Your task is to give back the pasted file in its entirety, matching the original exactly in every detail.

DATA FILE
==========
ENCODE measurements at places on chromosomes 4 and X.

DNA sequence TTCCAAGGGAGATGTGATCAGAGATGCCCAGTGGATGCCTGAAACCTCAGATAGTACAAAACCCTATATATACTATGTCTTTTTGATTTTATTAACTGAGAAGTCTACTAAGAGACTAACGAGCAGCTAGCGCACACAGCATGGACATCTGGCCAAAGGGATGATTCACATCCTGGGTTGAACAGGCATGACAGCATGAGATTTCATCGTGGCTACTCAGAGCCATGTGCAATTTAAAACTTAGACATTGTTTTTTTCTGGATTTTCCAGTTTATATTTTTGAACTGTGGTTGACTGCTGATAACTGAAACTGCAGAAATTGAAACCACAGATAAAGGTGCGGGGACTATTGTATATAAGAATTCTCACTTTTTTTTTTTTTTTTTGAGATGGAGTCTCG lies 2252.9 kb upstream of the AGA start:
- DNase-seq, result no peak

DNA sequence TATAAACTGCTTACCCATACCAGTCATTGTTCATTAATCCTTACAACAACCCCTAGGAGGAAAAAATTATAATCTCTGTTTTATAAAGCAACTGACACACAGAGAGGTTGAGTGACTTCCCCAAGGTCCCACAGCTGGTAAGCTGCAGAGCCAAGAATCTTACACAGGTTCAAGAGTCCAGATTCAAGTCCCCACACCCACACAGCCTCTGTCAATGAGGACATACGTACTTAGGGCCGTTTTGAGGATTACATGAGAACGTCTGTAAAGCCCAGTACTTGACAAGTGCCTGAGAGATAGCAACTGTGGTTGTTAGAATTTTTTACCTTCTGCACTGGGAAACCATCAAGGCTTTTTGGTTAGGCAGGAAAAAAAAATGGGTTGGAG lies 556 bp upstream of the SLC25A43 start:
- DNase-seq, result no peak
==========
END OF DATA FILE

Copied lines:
ENCODE measurements at places on chromosomes 4 and X.

DNA sequence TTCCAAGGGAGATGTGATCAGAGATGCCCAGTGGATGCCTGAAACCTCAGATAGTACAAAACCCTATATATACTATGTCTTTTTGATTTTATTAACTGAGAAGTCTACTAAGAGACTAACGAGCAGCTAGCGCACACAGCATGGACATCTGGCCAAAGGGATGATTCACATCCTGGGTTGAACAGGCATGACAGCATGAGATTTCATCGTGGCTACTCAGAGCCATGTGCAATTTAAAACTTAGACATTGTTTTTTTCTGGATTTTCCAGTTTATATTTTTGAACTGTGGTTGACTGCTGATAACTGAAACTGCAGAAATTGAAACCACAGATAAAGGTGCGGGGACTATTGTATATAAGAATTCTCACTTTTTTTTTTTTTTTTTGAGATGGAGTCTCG lies 2252.9 kb upstream of the AGA start:
- DNase-seq, result no peak

DNA sequence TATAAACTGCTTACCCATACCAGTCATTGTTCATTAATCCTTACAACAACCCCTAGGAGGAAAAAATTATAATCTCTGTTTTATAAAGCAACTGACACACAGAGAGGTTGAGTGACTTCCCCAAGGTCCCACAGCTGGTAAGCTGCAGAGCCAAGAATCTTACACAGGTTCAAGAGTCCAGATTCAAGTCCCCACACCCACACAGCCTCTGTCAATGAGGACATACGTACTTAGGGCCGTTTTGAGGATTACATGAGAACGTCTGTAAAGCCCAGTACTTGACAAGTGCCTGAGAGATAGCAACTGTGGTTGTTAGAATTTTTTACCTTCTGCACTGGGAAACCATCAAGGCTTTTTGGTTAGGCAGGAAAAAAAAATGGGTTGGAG lies 556 bp upstream of the SLC25A43 start:
- DNase-seq, result no peak